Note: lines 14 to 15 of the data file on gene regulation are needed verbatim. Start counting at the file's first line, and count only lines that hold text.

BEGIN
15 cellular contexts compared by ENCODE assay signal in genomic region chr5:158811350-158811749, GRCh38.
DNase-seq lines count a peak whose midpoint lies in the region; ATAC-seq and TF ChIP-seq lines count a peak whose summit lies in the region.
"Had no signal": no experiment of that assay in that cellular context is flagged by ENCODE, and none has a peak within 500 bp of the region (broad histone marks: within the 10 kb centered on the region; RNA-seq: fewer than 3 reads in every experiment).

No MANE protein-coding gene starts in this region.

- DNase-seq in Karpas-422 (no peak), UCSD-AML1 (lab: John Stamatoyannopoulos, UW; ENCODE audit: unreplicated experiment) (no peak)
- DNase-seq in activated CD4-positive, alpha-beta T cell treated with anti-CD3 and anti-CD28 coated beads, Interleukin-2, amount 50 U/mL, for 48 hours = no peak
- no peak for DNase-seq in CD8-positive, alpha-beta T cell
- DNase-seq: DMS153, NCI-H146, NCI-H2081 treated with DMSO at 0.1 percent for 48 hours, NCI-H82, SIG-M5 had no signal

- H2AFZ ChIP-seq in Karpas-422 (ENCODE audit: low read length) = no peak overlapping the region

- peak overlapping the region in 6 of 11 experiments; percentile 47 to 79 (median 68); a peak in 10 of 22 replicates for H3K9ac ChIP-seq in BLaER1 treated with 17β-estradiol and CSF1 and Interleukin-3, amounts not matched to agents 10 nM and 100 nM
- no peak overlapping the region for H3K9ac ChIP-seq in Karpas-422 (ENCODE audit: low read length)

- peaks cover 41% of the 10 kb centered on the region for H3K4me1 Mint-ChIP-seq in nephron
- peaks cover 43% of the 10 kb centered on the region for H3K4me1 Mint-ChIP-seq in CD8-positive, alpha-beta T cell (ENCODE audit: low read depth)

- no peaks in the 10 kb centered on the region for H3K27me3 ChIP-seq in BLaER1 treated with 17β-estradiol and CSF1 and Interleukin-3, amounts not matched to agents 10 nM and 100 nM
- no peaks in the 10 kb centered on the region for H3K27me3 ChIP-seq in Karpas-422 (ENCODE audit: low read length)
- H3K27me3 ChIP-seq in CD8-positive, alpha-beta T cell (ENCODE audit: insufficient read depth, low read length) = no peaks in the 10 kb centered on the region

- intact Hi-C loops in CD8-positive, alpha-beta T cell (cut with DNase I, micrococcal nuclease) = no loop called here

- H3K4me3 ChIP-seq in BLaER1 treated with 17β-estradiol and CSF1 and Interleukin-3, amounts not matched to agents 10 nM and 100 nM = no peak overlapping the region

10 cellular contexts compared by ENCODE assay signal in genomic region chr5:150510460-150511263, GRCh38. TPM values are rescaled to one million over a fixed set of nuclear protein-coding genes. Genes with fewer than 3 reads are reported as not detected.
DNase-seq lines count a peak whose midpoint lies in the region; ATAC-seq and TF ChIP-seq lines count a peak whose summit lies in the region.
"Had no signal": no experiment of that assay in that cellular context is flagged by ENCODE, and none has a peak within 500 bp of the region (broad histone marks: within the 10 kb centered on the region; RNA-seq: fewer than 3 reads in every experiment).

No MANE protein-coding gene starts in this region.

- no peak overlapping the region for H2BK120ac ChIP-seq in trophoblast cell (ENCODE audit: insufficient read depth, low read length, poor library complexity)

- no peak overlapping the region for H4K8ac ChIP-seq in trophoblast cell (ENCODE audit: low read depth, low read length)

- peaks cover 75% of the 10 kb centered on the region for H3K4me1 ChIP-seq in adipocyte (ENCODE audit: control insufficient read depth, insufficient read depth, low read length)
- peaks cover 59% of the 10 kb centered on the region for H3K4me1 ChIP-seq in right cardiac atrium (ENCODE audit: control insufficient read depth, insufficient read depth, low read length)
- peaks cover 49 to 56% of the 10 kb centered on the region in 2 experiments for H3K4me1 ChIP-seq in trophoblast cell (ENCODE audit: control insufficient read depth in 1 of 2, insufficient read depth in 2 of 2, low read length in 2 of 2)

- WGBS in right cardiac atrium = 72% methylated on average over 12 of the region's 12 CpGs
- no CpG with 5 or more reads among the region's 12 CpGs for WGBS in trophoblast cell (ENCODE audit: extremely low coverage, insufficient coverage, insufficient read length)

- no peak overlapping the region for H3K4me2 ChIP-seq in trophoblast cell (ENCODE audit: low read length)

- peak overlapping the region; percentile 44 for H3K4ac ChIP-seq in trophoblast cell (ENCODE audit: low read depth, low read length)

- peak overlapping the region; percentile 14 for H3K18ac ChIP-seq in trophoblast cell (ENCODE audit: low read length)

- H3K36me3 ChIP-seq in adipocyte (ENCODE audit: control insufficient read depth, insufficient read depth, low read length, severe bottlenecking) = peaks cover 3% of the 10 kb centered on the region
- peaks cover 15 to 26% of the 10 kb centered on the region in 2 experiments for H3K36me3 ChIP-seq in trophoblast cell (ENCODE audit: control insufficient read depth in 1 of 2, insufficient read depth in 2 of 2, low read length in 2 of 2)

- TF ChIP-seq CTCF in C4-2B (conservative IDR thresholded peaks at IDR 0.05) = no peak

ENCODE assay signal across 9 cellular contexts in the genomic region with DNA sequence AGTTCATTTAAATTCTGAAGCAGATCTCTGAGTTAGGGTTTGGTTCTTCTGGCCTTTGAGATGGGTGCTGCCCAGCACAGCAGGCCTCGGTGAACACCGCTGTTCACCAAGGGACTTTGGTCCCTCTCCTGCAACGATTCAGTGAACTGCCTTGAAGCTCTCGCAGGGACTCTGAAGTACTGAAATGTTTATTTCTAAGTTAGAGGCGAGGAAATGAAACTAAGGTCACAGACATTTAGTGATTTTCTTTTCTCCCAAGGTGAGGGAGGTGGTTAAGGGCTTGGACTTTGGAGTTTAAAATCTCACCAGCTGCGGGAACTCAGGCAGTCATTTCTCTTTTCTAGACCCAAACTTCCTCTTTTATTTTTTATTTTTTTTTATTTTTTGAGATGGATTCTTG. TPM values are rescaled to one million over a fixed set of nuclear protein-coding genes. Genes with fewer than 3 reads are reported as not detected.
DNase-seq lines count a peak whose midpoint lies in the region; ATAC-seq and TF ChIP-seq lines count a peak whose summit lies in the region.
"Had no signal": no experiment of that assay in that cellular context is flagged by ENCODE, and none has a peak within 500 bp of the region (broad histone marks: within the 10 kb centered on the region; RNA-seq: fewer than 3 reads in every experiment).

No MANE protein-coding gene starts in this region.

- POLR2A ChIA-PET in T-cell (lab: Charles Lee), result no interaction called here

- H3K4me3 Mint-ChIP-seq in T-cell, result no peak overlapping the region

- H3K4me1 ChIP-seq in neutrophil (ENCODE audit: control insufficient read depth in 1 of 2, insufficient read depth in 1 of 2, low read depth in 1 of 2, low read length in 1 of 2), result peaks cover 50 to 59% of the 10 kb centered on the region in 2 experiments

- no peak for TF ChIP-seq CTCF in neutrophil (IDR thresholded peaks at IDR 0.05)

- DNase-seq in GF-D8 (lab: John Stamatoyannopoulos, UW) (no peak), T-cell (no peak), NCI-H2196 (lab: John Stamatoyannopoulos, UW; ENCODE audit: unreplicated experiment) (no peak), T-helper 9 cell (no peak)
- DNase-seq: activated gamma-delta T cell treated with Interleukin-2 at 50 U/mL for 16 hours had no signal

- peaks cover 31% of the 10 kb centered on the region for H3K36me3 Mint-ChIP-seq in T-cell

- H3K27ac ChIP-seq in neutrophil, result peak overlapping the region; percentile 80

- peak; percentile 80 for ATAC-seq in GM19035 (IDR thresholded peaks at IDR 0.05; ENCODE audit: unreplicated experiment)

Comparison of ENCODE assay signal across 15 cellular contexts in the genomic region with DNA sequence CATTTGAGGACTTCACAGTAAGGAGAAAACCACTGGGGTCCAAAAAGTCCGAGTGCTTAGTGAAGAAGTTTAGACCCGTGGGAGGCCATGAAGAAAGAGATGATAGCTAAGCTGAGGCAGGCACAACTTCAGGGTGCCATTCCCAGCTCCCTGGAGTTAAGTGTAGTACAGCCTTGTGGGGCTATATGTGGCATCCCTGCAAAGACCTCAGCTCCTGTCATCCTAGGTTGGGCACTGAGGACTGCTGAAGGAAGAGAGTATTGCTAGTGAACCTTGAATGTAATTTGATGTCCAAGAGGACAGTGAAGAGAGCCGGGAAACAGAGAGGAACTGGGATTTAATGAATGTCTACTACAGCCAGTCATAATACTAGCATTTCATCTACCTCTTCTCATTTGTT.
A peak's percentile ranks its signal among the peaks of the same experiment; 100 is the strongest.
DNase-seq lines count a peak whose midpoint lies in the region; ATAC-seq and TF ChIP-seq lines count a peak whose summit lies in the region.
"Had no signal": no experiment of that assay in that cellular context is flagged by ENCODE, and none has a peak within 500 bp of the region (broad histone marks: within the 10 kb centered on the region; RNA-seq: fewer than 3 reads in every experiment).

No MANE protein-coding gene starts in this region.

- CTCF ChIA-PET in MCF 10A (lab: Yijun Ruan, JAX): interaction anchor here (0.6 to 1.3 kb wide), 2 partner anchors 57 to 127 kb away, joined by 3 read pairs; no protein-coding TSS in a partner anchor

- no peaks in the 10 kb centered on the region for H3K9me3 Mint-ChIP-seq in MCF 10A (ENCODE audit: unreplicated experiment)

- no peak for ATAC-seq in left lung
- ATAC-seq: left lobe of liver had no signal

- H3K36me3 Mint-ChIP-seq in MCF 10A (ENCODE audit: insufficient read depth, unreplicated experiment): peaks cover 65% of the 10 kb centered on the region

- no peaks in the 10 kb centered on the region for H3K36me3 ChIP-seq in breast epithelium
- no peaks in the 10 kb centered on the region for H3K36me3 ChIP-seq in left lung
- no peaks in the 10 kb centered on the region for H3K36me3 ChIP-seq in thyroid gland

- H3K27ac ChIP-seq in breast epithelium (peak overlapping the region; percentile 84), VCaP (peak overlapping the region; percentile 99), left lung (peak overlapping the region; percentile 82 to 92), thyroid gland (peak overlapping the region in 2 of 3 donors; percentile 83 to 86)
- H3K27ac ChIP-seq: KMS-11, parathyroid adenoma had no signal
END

- no peaks in the 10 kb centered on the region for H3K27me3 ChIP-seq in BLaER1 treated with 17β-estradiol and CSF1 and Interleukin-3, amounts not matched to agents 10 nM and 100 nM
- no peaks in the 10 kb centered on the region for H3K27me3 ChIP-seq in Karpas-422 (ENCODE audit: low read length)